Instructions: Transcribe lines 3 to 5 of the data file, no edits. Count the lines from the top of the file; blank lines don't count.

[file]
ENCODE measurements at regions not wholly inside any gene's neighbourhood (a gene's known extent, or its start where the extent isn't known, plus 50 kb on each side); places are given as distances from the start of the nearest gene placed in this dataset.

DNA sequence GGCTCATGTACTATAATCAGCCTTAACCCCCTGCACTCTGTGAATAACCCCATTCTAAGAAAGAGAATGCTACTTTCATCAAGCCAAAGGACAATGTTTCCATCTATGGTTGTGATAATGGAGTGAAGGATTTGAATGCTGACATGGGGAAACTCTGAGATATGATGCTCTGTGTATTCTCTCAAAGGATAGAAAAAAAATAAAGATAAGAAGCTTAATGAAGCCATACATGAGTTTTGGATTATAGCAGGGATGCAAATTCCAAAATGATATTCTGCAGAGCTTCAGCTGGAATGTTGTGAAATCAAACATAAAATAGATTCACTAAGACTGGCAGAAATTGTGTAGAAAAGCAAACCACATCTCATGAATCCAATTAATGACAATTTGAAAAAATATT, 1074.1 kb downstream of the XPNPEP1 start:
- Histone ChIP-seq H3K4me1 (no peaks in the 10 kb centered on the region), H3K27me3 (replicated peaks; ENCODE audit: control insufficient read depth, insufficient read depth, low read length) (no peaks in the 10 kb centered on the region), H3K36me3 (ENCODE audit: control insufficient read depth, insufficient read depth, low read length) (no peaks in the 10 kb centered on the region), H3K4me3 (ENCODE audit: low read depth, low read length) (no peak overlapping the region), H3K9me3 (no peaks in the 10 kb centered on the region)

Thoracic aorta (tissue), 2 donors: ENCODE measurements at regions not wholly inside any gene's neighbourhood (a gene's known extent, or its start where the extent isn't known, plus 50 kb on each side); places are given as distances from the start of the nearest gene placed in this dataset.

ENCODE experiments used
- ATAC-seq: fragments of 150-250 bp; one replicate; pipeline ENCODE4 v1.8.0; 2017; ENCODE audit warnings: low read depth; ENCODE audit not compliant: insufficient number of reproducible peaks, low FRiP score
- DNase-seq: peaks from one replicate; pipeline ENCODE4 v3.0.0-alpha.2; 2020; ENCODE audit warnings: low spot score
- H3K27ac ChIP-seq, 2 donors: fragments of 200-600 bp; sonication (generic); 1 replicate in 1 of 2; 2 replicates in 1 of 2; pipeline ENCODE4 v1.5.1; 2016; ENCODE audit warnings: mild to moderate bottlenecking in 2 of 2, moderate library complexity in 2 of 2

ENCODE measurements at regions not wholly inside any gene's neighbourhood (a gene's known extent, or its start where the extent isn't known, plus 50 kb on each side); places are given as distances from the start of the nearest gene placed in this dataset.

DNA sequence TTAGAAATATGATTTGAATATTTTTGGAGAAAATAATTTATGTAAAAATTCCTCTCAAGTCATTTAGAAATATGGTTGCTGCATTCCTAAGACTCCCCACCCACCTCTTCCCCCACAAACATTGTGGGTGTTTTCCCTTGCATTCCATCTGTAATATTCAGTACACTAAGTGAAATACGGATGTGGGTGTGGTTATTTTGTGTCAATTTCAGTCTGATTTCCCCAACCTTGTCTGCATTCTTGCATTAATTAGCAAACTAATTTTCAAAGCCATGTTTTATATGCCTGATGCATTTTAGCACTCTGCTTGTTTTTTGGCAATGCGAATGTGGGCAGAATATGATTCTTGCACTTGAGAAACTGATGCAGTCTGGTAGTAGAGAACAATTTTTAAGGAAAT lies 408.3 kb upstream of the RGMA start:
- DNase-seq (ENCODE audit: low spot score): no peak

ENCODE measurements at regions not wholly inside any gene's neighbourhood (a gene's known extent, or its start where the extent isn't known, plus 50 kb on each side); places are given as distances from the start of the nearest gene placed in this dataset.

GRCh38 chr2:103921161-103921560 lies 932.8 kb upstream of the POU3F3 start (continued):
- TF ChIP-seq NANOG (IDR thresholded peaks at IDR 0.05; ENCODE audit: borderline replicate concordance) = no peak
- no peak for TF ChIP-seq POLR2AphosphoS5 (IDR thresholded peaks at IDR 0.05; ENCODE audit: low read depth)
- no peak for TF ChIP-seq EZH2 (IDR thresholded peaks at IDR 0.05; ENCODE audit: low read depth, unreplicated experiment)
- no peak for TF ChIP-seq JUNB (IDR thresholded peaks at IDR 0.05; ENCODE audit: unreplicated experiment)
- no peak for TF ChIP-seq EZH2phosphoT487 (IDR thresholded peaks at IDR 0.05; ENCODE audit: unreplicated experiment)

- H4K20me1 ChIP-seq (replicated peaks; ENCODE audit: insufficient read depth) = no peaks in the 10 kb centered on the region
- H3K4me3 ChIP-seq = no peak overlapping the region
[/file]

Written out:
- Histone ChIP-seq H3K4me1 (no peaks in the 10 kb centered on the region), H3K27me3 (replicated peaks; ENCODE audit: control insufficient read depth, insufficient read depth, low read length) (no peaks in the 10 kb centered on the region), H3K36me3 (ENCODE audit: control insufficient read depth, insufficient read depth, low read length) (no peaks in the 10 kb centered on the region), H3K4me3 (ENCODE audit: low read depth, low read length) (no peak overlapping the region), H3K9me3 (no peaks in the 10 kb centered on the region)

Thoracic aorta (tissue), 2 donors: ENCODE measurements at regions not wholly inside any gene's neighbourhood (a gene's known extent, or its start where the extent isn't known, plus 50 kb on each side); places are given as distances from the start of the nearest gene placed in this dataset.

ENCODE experiments used